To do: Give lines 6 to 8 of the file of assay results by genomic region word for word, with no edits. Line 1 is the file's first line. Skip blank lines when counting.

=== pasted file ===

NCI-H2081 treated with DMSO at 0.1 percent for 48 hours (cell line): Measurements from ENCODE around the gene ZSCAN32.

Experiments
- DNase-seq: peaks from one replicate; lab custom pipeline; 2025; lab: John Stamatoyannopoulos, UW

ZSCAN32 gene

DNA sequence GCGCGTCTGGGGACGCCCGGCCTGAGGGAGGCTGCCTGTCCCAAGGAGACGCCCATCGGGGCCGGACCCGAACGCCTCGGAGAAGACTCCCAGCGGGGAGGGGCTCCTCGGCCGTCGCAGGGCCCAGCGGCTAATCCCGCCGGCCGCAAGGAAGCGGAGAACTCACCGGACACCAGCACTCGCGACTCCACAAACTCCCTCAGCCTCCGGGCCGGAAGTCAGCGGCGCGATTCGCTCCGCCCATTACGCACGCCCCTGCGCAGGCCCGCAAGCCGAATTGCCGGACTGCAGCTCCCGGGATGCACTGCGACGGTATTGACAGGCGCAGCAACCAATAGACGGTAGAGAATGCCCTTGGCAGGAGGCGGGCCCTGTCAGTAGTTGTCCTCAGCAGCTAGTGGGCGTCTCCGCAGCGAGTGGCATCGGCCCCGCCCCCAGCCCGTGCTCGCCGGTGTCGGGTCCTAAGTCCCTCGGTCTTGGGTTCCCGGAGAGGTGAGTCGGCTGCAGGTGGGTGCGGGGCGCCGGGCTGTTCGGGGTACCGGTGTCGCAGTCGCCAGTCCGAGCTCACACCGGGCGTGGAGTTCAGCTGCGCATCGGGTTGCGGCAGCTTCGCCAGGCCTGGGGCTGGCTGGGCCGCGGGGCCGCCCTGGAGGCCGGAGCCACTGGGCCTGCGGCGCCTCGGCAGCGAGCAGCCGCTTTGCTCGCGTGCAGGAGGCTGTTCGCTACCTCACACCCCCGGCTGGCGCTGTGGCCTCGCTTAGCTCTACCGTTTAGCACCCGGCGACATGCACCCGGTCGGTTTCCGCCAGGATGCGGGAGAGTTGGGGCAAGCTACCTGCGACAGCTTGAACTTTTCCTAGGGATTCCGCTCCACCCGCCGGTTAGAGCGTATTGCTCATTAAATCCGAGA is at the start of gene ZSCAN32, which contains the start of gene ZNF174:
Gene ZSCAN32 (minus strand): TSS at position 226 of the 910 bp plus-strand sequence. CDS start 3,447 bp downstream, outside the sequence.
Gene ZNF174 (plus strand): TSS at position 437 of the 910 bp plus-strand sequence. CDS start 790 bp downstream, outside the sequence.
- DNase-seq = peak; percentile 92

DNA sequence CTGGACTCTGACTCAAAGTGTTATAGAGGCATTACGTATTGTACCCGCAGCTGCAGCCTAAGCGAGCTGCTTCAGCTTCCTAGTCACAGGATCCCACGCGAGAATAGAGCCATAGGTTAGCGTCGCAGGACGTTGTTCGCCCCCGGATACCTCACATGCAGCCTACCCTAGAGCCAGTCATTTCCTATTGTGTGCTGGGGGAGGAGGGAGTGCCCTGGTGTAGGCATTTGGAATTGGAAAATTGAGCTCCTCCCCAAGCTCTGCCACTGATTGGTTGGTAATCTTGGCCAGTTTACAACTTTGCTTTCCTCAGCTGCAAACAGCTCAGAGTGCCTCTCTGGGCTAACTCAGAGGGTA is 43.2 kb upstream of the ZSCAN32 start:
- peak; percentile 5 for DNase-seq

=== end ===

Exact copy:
Gene ZSCAN32 (minus strand): TSS at position 226 of the 910 bp plus-strand sequence. CDS start 3,447 bp downstream, outside the sequence.
Gene ZNF174 (plus strand): TSS at position 437 of the 910 bp plus-strand sequence. CDS start 790 bp downstream, outside the sequence.
- DNase-seq = peak; percentile 92